Manchester by the Sea went on to pick up the award for leading actor – one of the most predictable of the night as Casey Affleck has won almost every other award this year.

And then…

And then came the late surge in accolades for La La Land. It began with best director, as Damien Chazelle picked up one of his last major awards on the way to becoming the youngest Oscar winning director in history. Next up was Emma Stone, whose momentum has pushed her ahead of both Natalie Portman and Isabelle Huppert in the leading actress race. Finally, it won Best Film, making this one of the most predictable awards seasons this decade. Rightly so, many would argue.

With the award formalities out of the way, the final piece of the night is reserved for the prestigious BAFTA Fellowship, which this year was presented by Prince William to the legendary comedy filmmaker and actor Mel Brooks. It was a standing ovation, but nothing else would do.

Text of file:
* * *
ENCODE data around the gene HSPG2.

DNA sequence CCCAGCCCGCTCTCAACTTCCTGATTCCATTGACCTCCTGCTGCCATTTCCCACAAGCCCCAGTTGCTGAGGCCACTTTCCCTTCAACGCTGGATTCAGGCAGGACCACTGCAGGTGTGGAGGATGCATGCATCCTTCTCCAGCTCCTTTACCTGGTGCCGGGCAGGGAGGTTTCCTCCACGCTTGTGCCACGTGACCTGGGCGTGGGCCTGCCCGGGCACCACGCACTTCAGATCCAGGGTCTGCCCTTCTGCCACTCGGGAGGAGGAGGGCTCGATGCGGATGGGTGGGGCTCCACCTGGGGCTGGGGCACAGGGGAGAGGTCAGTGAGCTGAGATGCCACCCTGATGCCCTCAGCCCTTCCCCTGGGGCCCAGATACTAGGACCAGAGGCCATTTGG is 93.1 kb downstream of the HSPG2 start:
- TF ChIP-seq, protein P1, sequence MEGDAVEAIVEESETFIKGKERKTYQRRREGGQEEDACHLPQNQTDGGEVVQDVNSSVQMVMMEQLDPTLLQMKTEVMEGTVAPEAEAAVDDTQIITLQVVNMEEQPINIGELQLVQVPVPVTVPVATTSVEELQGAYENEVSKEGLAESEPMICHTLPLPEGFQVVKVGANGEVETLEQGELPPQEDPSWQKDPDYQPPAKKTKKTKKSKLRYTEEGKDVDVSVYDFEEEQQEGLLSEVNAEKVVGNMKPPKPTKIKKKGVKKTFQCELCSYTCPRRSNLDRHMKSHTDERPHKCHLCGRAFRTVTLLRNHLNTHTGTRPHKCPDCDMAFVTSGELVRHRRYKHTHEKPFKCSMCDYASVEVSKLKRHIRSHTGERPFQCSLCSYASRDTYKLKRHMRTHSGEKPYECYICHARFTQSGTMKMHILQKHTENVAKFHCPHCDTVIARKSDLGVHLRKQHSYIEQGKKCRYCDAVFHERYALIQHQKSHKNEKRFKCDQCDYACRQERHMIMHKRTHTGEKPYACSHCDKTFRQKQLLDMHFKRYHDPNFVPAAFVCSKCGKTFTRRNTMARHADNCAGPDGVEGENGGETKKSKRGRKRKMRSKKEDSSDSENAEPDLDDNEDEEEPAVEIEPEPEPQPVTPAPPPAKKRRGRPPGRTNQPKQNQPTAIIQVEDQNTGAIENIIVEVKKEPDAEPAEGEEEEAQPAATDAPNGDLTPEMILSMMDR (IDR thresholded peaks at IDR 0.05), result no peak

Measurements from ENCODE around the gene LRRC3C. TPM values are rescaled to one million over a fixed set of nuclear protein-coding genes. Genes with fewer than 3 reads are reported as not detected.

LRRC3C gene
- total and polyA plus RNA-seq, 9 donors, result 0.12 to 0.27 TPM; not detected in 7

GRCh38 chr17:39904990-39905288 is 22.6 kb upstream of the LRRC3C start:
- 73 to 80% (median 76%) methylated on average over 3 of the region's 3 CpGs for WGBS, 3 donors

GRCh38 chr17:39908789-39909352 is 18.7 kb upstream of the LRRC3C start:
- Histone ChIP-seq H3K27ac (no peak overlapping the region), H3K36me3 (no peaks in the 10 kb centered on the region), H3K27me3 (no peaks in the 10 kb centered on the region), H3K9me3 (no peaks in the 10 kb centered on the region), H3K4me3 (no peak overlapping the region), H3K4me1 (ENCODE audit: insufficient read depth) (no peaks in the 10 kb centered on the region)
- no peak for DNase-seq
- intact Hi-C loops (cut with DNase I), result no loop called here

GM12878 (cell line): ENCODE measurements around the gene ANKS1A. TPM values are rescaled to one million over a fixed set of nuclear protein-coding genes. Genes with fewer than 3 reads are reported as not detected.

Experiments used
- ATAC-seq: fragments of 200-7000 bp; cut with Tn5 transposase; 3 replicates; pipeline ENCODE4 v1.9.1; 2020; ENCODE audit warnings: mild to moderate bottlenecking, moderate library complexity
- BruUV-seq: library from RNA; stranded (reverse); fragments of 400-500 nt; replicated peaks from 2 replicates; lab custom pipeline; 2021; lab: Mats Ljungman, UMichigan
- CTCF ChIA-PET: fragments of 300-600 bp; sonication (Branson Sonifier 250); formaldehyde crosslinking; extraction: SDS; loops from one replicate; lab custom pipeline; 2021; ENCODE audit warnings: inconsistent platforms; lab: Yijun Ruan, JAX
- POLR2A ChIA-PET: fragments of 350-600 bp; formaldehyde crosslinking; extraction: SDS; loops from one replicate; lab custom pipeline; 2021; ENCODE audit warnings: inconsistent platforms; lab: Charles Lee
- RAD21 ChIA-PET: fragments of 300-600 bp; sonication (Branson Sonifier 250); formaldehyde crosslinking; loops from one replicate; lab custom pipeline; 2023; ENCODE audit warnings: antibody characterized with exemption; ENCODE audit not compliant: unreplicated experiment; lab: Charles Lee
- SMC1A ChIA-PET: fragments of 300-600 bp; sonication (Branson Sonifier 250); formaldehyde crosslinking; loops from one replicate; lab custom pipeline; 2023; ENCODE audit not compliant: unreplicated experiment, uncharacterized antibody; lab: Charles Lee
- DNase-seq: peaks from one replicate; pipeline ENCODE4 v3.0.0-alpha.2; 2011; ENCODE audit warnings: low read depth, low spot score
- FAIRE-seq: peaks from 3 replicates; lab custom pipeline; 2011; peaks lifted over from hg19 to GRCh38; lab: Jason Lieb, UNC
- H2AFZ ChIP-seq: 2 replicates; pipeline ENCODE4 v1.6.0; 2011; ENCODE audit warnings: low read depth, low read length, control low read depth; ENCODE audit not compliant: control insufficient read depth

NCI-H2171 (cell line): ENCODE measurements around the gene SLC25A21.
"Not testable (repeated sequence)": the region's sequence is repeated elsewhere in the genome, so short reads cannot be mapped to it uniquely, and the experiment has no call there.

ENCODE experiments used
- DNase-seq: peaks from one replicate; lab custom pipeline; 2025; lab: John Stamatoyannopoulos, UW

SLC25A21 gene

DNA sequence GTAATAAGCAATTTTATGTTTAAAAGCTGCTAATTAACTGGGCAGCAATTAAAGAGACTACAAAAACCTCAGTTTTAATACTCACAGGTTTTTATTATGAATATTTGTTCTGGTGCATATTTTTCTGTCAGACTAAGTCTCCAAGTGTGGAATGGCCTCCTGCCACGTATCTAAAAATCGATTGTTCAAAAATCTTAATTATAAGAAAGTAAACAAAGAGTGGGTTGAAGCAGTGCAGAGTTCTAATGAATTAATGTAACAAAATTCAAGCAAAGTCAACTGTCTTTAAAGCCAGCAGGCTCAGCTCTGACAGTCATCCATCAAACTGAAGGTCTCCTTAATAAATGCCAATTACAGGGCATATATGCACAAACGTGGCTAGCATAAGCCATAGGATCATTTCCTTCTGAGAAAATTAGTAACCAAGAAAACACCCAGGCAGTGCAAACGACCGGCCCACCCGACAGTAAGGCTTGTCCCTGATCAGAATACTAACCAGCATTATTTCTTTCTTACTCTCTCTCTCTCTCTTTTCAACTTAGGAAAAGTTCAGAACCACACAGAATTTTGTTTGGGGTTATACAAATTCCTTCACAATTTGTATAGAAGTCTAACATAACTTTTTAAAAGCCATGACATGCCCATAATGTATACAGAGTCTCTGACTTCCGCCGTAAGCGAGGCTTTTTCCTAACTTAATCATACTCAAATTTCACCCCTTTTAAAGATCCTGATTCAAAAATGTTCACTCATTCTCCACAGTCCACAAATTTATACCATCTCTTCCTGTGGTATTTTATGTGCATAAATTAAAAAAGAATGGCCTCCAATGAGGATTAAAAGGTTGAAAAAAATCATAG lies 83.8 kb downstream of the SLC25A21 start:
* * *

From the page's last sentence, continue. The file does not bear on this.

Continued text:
Let’s just enjoy some his one-liners that proved just why he deserved this honor:

“I’d like to thank Harvey Weinstein for having nothing to do with this award tonight”

“I don’t think of England as a foreign country. I think of it as a vast Brooklyn that speaks better”

So how did the whole night pan out?

Well as all the other awards were run through at the end – a decision which persistently baffles me – we learn of La La Land‘s five total awards on the night, making it the big winner, while there were also wins for Fantastic Beasts and Jackie among other. Click here for the full list of BAFTA 2017 winners.


Ultimately, the BAFTA telecast never fails to amaze in how it proves, year on year, that brevity in an awards show can sometimes be a bad thing. A three hour telecast would be welcome, but the two hours this year were at once spectacular, surprising and satisfying.

Stephen Fry has become a staple part of the show, but at times it does feel a bit old hat. Could we maybe table Dermot O’Leary as an alternative option next year?